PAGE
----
Last year, the Federal Housing Finance Agency (FHFA) released its 2014 Strategic Plan for the Conservatorships of Fannie Mae and Freddie Mac, in which the FHFA announced its strategic goals to “Maintain, Reduce, and Build.”  The FHFA has now issued its first Progress Report to announce how Fannie Mae and Freddie Mac worked toward those goals in 2014.

In pursuit of the FHFA’s first strategic goal, to “MAINTAIN, in a safe and sound manner, foreclosure prevention activities and credit availability for new and refinanced mortgages to foster liquid, efficient, competitive, and resilient national housing finance markets,” Fannie Mae and Freddie Mac have made significant strides, including the following:

  • The Representation and Warranty Framework now notifies lenders directly when a borrower makes no more than two 30-day-late payments in a 36-month period or when a loan satisfies a quality control review, relieving lenders of certain underwriting obligations;
  • Streamlined Modification is now available to borrowers more than 720 days delinquent, and borrower incentives have been increased for deed-in-lieu transactions in certain states;
  • Compensatory fees assessed against servicers who fail to comply with state foreclosure deadlines have been temporarily suspended in certain states, and the monthly aggregate invoice threshold has been increased to $25,000;
  • Purchase guidelines now allow creditworthy borrowers who can afford a mortgage, but not a substantial down payment and closing costs, to obtain a mortgage with a three-percent down payment;
  • The Neighborhood Stabilization Initiative (NSI) is being implemented in pilot programs in the City of Detroit and in Cook County, Illinois, in order to continue developing home retention solutions and post-foreclosure strategies in the hardest hit areas; and
  • Fannie Mae and Freddie Mac have implemented several financing initiatives designed to support underserved segments of the multifamily market.

Regarding the FHFA’s second goal, to “REDUCE taxpayer risk through increasing the role of private capital in the mortgage market,” Fannie Mae and Freddie Mac accomplished several significant achievements in 2014, including:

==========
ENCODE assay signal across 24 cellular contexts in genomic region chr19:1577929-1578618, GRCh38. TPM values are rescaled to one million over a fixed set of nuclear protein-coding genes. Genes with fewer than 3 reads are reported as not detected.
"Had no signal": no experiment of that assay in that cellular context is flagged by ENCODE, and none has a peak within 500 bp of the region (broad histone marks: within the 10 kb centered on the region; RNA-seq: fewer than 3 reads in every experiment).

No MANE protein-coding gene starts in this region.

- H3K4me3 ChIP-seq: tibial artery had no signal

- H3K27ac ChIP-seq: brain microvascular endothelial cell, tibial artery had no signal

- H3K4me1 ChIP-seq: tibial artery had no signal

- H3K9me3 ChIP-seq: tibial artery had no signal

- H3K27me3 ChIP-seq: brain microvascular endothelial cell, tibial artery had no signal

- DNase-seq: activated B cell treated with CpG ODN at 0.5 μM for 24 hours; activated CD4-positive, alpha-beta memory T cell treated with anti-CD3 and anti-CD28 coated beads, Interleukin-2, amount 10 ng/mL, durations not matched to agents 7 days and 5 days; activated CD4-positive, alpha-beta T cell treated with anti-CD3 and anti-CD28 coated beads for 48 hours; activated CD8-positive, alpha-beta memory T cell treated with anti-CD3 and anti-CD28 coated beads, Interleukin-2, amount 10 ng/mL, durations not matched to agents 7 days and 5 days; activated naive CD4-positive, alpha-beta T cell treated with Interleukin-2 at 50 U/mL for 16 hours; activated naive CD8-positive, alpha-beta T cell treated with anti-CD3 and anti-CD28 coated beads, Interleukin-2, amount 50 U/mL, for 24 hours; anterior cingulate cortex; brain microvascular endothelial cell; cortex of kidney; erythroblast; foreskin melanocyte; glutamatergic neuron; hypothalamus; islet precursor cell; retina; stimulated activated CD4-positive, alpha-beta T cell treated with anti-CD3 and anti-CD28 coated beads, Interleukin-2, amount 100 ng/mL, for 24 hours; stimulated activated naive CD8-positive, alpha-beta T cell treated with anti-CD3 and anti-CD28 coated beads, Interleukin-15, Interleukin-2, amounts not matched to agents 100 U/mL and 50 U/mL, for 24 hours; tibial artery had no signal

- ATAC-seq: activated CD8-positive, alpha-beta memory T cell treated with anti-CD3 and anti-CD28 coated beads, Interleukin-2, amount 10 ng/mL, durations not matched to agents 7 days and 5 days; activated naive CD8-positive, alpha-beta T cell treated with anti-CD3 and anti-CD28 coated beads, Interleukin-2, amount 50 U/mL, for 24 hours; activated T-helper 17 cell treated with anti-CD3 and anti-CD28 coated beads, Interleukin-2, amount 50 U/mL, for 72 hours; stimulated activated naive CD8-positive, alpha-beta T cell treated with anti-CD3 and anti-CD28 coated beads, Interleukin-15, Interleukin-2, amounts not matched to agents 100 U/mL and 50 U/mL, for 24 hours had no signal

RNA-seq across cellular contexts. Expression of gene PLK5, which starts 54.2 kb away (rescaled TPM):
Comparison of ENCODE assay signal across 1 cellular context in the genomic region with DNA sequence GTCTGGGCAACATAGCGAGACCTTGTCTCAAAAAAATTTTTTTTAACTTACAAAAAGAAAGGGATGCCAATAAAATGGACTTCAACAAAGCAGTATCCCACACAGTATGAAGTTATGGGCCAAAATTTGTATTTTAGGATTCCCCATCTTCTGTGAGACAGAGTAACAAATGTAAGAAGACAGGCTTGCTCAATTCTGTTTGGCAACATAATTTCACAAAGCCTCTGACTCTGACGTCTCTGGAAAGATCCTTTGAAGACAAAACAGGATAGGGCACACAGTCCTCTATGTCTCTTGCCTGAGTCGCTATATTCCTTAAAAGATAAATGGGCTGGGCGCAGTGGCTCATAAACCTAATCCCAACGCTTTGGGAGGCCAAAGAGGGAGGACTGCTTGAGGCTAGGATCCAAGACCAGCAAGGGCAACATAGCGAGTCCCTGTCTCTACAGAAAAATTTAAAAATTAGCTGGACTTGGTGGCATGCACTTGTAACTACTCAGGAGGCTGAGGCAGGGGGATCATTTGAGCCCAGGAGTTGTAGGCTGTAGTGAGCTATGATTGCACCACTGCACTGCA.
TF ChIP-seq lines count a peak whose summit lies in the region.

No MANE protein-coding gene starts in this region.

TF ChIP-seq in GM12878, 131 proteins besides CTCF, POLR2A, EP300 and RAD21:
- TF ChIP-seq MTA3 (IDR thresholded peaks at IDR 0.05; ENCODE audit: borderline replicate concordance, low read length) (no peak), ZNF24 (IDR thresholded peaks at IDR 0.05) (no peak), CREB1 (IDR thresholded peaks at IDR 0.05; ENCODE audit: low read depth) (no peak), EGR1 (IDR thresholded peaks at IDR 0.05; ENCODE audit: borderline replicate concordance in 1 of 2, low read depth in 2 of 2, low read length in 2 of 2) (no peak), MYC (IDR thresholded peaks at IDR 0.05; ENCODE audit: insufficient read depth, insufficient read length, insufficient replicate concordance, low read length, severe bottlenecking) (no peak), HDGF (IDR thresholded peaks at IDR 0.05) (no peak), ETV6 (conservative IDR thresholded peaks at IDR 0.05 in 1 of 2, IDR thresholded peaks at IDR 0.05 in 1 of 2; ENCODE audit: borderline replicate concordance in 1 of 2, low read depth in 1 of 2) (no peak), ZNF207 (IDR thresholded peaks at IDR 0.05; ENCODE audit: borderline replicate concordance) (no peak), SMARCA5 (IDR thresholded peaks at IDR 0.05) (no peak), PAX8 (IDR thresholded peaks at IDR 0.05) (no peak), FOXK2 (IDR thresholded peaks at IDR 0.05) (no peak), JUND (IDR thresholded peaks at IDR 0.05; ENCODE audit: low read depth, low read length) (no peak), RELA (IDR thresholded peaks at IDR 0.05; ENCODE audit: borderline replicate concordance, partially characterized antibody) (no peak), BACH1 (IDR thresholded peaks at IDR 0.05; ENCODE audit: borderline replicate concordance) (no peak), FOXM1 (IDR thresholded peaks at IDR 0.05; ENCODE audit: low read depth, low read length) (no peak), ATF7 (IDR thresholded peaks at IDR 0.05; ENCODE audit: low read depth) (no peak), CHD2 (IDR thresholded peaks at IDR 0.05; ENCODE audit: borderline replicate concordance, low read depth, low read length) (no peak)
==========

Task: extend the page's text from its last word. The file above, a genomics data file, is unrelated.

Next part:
• Executed credit risk transfers on single-family mortgages with an Unpaid Principal Balance (UPB) of over $340 billion;
  • Developed risk-transfer programs that access capital in insurance and reinsurance markets by providing coverage at the pool level by a diversified group of counterparties;
  • Reduced their retained portfolios by $131 billion in order to shift credit, asset liquidity, and interest rate risks to private investors;
  • Developed new Mortgage Insurance master policies and eligibility requirements; and
  • Conducted studies regarding the adoption of additional types of credit risk-transfer structures in the multifamily housing business and increasing the amount of credit risk transferred in the current risk transfer structures.

Fannie Mae and Freddie Mac made significant progress in 2014 toward FHFA’s third goal, to “BUILD a new single-family securitization infrastructure for use by the Enterprises and adaptable for use by other participants in the secondary market in the future,” including the following:

  • Developing technology and operational infrastructure of the Common Securitization Platform (CSP);
  • Testing aspects of the CSP, including integration with Fannie Mae and Freddie Mac;
  • Establishing a software development and testing environment and related information security and risk management and control policies, procedures, and processes;
  • Developing the security issuance, registration, and settlement capabilities of the CSP; and
  • Continuing to develop the Uniform Mortgage Data Program (UMDP), which will implement uniform data standards for single-family mortgages.

These accomplishments and more are detailed in the Progress Report.  The FHFA welcomes public input on the current progress made by Fannie Mae and Freddie Mac toward the FHFA’s strategic goals.  Comments can be emailed to